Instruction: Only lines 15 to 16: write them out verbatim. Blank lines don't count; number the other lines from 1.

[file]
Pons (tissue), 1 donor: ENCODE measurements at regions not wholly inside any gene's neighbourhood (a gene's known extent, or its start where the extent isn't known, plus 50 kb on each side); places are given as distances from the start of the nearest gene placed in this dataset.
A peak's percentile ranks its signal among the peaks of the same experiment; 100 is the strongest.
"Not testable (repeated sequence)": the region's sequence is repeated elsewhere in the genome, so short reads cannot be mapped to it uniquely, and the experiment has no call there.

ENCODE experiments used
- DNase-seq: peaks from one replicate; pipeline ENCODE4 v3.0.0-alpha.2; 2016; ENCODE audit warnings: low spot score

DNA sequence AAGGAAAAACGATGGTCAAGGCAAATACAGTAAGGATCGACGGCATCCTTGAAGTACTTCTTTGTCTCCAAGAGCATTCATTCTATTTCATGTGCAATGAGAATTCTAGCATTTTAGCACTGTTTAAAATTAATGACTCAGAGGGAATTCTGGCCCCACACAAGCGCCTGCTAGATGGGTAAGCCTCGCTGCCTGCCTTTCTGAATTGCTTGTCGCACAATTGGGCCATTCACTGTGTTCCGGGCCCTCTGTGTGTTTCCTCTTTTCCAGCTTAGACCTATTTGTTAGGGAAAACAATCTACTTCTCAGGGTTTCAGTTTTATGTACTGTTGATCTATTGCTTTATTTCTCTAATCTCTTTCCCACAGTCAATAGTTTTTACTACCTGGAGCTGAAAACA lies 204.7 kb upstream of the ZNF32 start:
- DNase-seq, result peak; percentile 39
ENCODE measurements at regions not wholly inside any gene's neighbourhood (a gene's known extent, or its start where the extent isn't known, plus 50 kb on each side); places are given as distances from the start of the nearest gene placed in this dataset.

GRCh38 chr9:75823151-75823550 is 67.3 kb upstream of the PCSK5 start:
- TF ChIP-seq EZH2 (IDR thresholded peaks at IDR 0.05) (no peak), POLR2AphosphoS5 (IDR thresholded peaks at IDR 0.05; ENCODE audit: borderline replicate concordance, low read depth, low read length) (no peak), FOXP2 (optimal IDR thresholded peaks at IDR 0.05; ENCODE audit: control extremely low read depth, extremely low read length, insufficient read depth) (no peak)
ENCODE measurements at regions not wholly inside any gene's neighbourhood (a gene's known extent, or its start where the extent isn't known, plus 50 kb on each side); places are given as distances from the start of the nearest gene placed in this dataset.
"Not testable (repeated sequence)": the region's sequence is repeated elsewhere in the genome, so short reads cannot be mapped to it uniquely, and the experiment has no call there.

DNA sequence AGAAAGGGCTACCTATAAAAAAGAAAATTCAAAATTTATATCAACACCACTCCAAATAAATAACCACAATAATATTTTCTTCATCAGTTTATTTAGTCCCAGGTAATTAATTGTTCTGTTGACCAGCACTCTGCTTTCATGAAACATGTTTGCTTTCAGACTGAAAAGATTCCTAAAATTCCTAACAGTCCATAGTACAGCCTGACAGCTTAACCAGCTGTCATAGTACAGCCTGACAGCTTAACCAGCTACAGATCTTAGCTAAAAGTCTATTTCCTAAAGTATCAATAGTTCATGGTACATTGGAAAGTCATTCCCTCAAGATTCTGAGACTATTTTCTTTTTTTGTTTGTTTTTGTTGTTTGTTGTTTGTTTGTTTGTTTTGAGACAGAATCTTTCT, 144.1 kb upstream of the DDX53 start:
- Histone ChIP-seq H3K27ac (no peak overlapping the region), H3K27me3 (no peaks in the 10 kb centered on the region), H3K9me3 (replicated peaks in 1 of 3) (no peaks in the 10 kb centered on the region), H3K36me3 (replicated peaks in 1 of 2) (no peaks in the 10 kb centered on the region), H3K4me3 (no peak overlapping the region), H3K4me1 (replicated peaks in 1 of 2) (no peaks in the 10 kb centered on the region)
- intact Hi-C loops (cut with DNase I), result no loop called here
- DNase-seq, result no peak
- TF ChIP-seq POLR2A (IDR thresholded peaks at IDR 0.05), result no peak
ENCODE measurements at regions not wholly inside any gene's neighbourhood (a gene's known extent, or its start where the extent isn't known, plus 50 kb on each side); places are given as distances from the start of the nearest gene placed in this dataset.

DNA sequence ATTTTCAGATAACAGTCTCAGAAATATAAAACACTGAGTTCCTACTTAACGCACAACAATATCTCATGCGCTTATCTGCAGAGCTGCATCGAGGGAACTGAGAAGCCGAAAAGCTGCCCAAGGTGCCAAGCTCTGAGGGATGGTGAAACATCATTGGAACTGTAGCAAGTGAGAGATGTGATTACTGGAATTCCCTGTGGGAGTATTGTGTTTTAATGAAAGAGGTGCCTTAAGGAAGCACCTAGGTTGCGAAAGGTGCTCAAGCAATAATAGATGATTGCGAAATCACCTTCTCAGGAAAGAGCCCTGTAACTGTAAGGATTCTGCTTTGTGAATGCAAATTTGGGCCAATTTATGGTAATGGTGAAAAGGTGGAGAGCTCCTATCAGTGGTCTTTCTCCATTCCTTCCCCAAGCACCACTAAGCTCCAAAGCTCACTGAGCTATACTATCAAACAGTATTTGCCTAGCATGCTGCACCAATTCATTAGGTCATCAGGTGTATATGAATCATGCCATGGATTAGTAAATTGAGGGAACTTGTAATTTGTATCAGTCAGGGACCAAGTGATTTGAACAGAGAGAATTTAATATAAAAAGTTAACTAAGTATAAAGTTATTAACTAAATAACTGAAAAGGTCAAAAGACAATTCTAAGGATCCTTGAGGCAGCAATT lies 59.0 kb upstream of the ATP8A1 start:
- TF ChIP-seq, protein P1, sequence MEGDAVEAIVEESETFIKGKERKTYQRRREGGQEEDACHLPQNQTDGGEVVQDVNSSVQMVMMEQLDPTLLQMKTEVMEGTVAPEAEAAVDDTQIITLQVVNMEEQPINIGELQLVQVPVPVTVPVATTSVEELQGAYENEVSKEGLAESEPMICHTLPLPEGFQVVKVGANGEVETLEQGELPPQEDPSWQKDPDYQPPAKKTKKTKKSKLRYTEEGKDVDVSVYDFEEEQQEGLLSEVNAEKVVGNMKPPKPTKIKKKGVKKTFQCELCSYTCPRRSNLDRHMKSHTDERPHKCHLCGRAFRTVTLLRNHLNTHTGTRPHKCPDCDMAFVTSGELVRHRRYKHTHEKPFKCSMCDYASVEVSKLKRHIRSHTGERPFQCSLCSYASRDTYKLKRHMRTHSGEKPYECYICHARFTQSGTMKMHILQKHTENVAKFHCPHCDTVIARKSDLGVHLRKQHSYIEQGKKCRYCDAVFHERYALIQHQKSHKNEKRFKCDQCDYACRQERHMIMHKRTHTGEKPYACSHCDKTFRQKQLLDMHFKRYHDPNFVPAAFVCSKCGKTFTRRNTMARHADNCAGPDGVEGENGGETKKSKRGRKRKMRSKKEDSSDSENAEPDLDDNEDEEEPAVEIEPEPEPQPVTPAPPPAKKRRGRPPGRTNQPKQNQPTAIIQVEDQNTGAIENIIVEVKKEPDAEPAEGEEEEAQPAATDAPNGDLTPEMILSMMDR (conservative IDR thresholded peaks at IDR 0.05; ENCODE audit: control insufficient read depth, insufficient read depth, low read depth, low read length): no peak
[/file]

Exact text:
- intact Hi-C loops (cut with DNase I), result no loop called here
- DNase-seq, result no peak